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The Real Purpose of An Automatic Renewable Lease

Category: Management, Operations, Landowners | No Comments

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hand-signing-documentIf your leases have a clause that allows them to automatically renew each year, let’s make sure you are using that clause for the right reasons.

To be clear, many leases contain wording to the effect that after the initial or stated term of the lease, the lease shall be automatically renewed from year to year unless either party provides the other with written notice, usually within a stated timeframe, of the intent to terminate the agreement at the end of the existing term. This is typically referred to as “automatic renewal” or “evergreen lease.”

But what if your lease does not have such a clause? You should add it right away. This prevents you from having to get a new lease signed every time the current lease is set to expire, offering a small amount of protection and ensuring the written terms are still valid.

However, pay close attention to our verbiage: this clause “prevents you from having to get a new lease signed.” The purpose is not to let you just relax and not do what should be done. Generally, you should get a new lease signed. Ideally, a lease is multiple years in length. But this clause is to protect you if something unforeseen happens and you are unable to meet with the landowner or tenant in the appropriate timeframe for signing a new written lease.

Possible events that could prevent that meeting include the other party experiencing unexpected health issues like COVID-19 or having to go out of town for an extended period of time. Regardless of the reason, this clause is meant to be used as a stop-gap or a crutch, not a regular way of doing business.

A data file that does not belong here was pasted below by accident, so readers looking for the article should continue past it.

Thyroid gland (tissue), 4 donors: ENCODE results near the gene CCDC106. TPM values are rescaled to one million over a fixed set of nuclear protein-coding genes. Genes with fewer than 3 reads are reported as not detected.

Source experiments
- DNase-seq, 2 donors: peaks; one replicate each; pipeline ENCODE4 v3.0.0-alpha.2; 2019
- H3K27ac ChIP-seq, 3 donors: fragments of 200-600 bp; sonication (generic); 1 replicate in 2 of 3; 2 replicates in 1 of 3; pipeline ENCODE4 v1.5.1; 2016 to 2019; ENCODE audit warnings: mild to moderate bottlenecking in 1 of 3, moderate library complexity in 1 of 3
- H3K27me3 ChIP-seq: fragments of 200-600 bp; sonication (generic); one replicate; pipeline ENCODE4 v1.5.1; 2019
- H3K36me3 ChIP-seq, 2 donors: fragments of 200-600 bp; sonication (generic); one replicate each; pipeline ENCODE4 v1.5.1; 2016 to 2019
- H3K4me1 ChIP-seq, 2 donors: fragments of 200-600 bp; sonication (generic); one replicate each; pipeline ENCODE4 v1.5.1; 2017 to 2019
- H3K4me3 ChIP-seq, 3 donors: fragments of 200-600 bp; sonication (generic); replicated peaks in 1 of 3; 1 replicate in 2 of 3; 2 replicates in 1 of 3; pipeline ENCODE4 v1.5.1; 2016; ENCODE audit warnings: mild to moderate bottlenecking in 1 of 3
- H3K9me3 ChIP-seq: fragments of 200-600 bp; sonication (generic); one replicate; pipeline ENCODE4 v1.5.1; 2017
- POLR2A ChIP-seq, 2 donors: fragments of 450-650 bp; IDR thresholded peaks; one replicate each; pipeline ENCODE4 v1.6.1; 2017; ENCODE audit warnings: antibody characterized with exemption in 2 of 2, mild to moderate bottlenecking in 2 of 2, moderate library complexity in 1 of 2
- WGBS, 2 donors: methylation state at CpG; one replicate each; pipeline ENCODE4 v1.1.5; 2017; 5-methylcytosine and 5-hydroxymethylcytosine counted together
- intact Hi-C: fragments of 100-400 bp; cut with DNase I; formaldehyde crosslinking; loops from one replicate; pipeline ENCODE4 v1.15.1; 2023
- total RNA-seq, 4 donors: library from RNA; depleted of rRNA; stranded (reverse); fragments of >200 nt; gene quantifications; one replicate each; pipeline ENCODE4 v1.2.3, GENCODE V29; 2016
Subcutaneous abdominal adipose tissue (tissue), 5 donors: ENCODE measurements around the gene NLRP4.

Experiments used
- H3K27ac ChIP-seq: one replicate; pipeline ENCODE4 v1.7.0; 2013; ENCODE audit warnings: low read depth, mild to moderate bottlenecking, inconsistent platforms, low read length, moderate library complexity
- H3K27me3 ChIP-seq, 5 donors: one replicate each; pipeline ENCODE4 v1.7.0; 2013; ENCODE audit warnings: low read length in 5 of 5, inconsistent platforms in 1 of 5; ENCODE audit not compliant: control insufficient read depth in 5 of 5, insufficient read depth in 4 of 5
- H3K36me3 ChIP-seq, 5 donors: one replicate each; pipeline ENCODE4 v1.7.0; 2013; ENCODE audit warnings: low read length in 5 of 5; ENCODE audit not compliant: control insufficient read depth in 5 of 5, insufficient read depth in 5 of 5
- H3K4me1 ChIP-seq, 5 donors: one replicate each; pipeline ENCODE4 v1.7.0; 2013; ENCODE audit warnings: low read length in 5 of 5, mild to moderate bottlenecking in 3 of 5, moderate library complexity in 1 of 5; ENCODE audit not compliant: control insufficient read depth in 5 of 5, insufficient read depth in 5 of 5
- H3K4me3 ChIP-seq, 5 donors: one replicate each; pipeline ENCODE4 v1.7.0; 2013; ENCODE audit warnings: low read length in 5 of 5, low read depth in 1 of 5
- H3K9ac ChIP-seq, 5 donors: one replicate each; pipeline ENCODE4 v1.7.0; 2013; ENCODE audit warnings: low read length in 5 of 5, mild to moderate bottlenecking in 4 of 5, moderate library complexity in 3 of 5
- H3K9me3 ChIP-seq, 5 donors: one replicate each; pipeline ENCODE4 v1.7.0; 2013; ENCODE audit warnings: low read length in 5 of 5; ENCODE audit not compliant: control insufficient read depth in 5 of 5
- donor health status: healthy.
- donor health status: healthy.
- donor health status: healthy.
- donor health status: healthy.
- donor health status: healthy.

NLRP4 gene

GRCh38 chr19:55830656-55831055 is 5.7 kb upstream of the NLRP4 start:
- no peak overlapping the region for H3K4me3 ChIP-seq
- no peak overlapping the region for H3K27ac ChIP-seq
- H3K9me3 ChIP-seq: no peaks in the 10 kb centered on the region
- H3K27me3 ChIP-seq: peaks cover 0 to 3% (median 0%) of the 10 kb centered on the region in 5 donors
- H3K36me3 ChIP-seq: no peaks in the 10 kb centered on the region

But why is this the case? There are multiple reasons.


1) One-year leases present too much risk.

If all your leases are one-year contracts (which is what happens if you let all leases fall into the automatic renewable status and stay there) then you leave yourself open to the chance that they all become terminated in one year. While this scenario may be unlikely, it’s still a possibility. And if you have an incident of some sort that creates negative publicity for the farm—say an accidental chemical spill or someone gets severely injured—it is plausible that a competitor could persuade a certain number of your landowners not to renew.

The point is, there’s no use taking this risk when it is easily avoided by making sure you have written leases with staggering expiration dates spread over two to five years (or even longer).


2) Lease renewals force you to meet with your landowner.

You should meet with your landowner multiple times a year. One of those meetings should be a scheduled business meeting, so to speak, during which you discuss the lease, communication methods, potential farm improvements, and any number of other topics. Some farmers avoid their landowners, but landowners are your customers and, to maintain those relationships, farmers must become more customer-oriented. Meeting to discuss and renew the lease, if it is the year the lease is set to expire, should be a normal part of your business.


3) Your lease may need to be revised.

Another mistake that farmers often make is assuming that the type and terms of the current lease are what the landowner wants and needs going forward. This may be the case, but it’s important not to make any assumptions. If the landowner has had a change in circumstances, they might want or need a different type of lease or different terms in the lease. This could be shifting from a crop share lease to a straight cash rent to provide guaranteed income, or it could be a desire to have rent paid quarterly or even monthly instead of once per year to help them better manage their cash flow.

There are numerous possibilities, and it is the job of the tenant to meet with their landowners and get to know their needs and wants, then collaboratively assemble lease arrangements that effectively serve both parties. Writing a new lease upon the pending expiration of the current lease is the only way to do this.


4) It is simply good business.

Having up-to-date, written leases is simply a smart and prudent practice to have in your professional farm business plan.

Be sure to work with your attorney to have your lease reviewed to ensure it represents your best interests and is fair to your landowner partners as well. To learn more about the proper ways to manage your farming business and streamline your operations, subscribe to our blog. 

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Written By

Dave Bryden

Dave Bryden

Manager of Business Development |

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